where the second equality comes from Equation (9). By taking a closer look at Equation (20), one notices that it contains exactly what we aspired for: ML part related to the measurement model and prior PDF part related to prior knowledge. This means that, by the help of KF approach [39], we can adapt the filter’s equations to derive our own version of the KF as follows.
The mean and the covariance of the one-step predicted state are obtained according to Equation (6) as
θ ^ t | t 1 = S θ ^ t 1 | t 1
Σ ^ t | t 1 = S Σ ^ t 1 | t 1 S T + Q ,
respectively, whereas the updated mean and covariance are given by
θ ^ t | t = θ ^ t | t 1 + K t ( b ˜ t G t θ ^ t | t 1 ) ,
Σ ^ t | t = I 4 K t G t Σ ^ t | t 1 ,
with
K t = Σ ^ t | t 1 G t T ( G t Σ ^ t | t 1 G t T + C ) 1
representing the Kalman gain at time instant t, and  G t = [ A t , 0 2 N × 2 ] ( G t R 2 N × 4 ).
A step-by-step framework of the proposed KF algorithm (labeled here as “KF”) is summarized in Algorithm 1, and its flow chart is illustrated in Figure 2.
Algorithm 1 KF algorithm description.
Require: S , Q , C , z t , for  t = 0 , , T
1:
Initialization: x ^ 0 | 0 E q u a t i o n ( 19 ) , θ ^ 0 | 0 [ x ^ 0 | 0 T , 0 , 0 ] T , Σ ^ 0 | 0 I 4
2:
for t = 1 , , T do
3:
Prediction:
  • θ ^ t | t 1 Equation ( 21 a )
  • Σ ^ t | t 1 Equation ( 21 b )
4:
Kalman gain:
  • K t Equation ( 23 )
5:
Update:
  • θ ^ t | t Equation ( 22 a )
  • Σ ^ t | t Equation ( 22 b )
6:
end for

5. Performance Results

This section validates the performance of the proposed algorithm based on computer simulations. The considered algorithms, the PF in ref. [51] and the EKF in ref. [52], as well as the WLS in Equation (19) and the proposed KF in Algorithm 1, were implemented in MATLAB, and the radio measurements were generated according to Equation (1). True anchor locations are summarized in Table 1, whereas the target follows the trajectory illustrated in Figure 3 within an area of B × B m 2 in every Monte Carlo, M c , run. The rest of the simulation parameters are summarized in Table 2. Furthermore, NLOS biases (both b i (dB) and β i (m), jointly designated here as bias i for simplicity) are generated randomly from a uniform distribution on the interval [ 0 , bias max ] (dB, m), i.e., bias i U [ 0 , bias max ] , i = 1 , , N in each M c run. The main performance metric is the root mean squared error (RMSE), RMSE = i = 1 M c x i , t x ^ i , t M c , where x ^ i , t denotes the estimate of the true target location, x i , t , in the ith M c run at time instant t.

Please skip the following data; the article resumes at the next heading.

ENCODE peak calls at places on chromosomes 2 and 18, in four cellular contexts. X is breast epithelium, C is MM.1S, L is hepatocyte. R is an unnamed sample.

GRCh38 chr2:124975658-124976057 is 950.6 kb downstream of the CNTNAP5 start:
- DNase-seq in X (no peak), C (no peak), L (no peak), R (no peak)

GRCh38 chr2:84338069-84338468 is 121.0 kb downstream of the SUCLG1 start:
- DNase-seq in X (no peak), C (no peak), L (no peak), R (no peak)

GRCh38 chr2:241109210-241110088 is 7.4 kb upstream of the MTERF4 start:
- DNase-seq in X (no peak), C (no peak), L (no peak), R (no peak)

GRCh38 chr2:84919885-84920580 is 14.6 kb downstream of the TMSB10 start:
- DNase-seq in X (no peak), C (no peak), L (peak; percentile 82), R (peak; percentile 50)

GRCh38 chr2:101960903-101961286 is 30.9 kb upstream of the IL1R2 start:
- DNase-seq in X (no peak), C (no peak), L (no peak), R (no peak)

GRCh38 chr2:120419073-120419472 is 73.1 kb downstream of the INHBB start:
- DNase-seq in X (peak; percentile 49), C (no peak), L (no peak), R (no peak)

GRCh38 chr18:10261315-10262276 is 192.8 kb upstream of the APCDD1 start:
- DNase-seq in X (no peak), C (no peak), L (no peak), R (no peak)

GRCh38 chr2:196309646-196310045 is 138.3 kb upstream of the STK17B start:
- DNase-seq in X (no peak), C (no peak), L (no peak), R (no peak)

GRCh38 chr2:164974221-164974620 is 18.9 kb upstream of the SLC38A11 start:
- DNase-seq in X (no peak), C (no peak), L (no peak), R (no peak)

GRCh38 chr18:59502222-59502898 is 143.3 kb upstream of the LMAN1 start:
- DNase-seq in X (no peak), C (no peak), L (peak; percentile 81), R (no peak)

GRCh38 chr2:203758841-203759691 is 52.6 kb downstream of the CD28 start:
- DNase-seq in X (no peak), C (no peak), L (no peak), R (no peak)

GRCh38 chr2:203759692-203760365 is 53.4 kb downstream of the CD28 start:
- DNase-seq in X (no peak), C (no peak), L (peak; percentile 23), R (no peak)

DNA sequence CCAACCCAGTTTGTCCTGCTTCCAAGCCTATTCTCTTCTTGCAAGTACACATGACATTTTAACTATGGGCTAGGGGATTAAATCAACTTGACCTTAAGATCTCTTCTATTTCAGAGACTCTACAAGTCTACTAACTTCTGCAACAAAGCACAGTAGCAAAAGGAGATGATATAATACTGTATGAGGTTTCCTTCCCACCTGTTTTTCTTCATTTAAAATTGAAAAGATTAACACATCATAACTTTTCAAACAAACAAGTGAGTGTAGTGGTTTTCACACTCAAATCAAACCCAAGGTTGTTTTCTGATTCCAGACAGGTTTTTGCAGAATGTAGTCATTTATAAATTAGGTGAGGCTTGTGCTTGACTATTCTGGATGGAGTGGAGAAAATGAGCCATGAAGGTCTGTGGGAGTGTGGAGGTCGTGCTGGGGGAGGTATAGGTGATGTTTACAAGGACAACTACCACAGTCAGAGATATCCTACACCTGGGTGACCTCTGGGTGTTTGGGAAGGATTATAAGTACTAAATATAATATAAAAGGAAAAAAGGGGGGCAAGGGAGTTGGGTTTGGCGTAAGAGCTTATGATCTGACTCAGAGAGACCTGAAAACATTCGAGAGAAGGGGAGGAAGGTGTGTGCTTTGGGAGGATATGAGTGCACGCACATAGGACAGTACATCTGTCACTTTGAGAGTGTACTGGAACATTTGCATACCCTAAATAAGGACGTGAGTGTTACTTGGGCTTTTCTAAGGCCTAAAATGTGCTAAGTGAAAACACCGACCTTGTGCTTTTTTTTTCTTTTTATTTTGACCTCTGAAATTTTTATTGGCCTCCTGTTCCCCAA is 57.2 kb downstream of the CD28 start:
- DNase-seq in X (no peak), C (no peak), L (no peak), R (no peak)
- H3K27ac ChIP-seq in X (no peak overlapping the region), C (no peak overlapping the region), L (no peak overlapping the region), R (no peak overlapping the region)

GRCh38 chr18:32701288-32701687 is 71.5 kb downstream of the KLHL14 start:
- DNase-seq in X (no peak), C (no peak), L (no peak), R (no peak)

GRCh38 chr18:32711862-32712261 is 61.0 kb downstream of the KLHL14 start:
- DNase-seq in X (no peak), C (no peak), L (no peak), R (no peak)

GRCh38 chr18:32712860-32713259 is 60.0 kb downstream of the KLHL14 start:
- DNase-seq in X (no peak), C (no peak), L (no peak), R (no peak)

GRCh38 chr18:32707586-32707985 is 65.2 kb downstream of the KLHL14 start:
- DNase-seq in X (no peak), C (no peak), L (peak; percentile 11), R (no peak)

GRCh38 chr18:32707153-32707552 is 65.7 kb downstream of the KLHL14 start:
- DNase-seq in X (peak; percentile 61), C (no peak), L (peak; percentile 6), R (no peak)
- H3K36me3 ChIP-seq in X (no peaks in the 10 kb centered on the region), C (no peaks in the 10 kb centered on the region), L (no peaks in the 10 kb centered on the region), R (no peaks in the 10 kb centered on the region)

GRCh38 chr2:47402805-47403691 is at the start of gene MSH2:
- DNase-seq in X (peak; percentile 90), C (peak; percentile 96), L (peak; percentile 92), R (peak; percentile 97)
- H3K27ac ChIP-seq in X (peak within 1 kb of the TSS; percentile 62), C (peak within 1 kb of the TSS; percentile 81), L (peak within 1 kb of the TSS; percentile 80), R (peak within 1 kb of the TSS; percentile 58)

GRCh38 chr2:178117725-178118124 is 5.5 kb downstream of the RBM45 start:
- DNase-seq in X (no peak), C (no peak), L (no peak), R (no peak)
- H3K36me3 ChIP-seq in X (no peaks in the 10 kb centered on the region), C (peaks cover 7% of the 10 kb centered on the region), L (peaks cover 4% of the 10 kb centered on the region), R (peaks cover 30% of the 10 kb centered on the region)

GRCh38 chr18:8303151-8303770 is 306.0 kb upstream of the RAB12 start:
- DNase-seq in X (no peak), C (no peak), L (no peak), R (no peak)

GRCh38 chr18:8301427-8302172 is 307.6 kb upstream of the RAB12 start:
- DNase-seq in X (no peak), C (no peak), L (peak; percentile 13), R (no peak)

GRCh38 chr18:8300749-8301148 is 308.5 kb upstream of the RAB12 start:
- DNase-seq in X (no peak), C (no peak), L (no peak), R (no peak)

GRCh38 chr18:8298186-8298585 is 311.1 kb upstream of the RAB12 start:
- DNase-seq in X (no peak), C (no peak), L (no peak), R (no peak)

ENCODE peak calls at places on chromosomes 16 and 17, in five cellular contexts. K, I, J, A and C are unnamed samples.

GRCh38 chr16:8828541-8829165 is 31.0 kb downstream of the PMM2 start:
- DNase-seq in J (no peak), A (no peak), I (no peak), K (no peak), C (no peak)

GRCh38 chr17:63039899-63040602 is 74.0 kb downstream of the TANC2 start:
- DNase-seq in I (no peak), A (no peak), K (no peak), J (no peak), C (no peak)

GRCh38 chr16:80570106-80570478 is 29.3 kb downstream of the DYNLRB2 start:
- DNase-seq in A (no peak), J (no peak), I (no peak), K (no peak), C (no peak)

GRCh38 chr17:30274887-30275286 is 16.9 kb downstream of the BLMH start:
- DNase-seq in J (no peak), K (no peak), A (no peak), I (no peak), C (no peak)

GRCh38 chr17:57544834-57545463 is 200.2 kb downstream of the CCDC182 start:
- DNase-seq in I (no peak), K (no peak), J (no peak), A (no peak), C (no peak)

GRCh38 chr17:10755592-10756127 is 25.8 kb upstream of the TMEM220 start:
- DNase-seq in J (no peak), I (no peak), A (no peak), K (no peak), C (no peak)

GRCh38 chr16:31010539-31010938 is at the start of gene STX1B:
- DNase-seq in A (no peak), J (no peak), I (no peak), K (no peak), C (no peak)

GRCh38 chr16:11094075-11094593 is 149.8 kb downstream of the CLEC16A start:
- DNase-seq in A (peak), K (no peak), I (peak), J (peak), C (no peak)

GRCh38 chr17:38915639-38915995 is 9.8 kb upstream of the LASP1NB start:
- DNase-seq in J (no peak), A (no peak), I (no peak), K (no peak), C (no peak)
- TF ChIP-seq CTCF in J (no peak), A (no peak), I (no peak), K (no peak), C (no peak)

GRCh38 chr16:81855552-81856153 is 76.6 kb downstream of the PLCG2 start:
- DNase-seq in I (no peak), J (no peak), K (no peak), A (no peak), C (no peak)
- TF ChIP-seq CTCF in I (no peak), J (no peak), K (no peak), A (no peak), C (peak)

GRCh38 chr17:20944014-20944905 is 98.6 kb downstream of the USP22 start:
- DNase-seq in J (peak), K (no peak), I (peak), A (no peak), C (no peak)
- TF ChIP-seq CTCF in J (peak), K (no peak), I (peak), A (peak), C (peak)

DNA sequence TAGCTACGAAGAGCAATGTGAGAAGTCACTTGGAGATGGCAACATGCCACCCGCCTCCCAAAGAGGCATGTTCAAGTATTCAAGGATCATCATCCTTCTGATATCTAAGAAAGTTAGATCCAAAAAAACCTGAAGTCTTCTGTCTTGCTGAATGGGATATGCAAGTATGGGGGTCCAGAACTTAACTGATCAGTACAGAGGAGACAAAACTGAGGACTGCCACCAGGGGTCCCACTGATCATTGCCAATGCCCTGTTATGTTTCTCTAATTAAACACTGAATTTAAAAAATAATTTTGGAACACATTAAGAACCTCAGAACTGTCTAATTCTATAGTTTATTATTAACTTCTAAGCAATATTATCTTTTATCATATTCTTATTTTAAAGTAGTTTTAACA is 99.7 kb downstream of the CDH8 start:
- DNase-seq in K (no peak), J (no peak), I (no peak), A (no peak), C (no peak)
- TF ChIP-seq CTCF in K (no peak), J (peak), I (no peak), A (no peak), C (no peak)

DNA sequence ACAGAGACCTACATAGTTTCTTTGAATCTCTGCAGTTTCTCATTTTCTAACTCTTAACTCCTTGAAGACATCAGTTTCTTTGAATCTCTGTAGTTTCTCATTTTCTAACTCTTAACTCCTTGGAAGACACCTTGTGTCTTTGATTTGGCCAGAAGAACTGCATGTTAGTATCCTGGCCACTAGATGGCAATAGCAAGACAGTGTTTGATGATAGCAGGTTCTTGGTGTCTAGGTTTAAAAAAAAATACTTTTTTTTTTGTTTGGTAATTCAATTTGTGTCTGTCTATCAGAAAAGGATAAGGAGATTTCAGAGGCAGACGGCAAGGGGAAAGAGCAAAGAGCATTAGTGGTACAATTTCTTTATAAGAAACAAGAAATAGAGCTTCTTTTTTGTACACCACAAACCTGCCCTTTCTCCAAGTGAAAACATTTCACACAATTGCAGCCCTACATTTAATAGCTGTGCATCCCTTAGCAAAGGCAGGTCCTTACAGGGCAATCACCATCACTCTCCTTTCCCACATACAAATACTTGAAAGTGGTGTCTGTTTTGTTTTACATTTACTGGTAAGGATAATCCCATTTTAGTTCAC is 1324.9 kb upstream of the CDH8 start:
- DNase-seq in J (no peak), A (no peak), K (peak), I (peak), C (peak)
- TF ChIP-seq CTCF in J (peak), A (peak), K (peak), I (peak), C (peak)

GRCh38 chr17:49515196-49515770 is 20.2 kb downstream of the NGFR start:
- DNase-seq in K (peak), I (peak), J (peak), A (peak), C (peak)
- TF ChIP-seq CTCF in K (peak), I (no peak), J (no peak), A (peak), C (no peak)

The proposed KF algorithm is compared with the existing RSS and TOA tracking algorithms, namely the PF in ref. [51] and the EKF in ref. [52], as well as the WLS in Equation (19), which represents its main building block that disregards the prior knowledge, in the scenario illustrated in Figure 3. Note that the trajectory in Figure 3 is composed of several straight-line trajectories connected by sharp maneuvers, together with somewhat smoother maneuvers, but with constant changes in the direction of movement; hence, it represents a fairly complex trajectory, whose portions are often found in practice. Moreover, notice that a constant speed of the target is considered here for simplicity. This does not cause loss of generality, since the proposed KF algorithm is extremely light in terms of computational cost, which translates into its execution time being of order of milliseconds. In other words, this means that we could drastically reduce the sampling interval, which would result in much smaller steps of the target (at the order of centimeters) within a sample period, producing the effect of approximately constant velocity model for virtually all achievable speeds in practice. Lastly, to conclude the simulation setting part, it is worth mentioning that, in all simulations presented here, the first N anchors from Table 1 were used.